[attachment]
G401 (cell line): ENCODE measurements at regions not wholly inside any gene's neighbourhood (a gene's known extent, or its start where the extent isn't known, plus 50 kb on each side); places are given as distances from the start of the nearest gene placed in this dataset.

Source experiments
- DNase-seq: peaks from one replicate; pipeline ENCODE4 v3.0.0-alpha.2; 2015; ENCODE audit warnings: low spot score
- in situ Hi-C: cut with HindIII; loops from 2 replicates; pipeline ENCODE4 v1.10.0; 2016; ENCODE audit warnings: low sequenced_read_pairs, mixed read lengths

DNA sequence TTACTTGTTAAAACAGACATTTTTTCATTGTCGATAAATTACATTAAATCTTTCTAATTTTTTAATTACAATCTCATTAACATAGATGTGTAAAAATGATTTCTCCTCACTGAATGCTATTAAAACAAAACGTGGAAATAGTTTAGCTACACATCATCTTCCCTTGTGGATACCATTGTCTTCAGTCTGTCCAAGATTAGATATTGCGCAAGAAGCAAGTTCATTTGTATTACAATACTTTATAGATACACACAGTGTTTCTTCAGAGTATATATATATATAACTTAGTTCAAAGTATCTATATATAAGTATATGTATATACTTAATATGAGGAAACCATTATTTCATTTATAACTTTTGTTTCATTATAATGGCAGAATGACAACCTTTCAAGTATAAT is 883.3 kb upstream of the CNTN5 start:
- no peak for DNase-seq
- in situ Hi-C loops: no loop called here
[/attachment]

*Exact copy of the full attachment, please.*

G401 (cell line): ENCODE measurements at regions not wholly inside any gene's neighbourhood (a gene's known extent, or its start where the extent isn't known, plus 50 kb on each side); places are given as distances from the start of the nearest gene placed in this dataset.

Source experiments
- DNase-seq: peaks from one replicate; pipeline ENCODE4 v3.0.0-alpha.2; 2015; ENCODE audit warnings: low spot score
- in situ Hi-C: cut with HindIII; loops from 2 replicates; pipeline ENCODE4 v1.10.0; 2016; ENCODE audit warnings: low sequenced_read_pairs, mixed read lengths

DNA sequence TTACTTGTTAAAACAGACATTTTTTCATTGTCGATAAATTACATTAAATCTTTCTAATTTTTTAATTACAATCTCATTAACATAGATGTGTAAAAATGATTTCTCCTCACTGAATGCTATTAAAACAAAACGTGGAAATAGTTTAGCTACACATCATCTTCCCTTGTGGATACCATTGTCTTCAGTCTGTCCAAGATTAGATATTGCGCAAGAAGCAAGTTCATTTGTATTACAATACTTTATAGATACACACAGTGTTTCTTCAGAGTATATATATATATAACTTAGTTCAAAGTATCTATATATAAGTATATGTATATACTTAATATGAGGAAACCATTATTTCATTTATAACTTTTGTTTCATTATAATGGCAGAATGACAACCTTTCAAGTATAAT is 883.3 kb upstream of the CNTN5 start:
- no peak for DNase-seq
- in situ Hi-C loops: no loop called here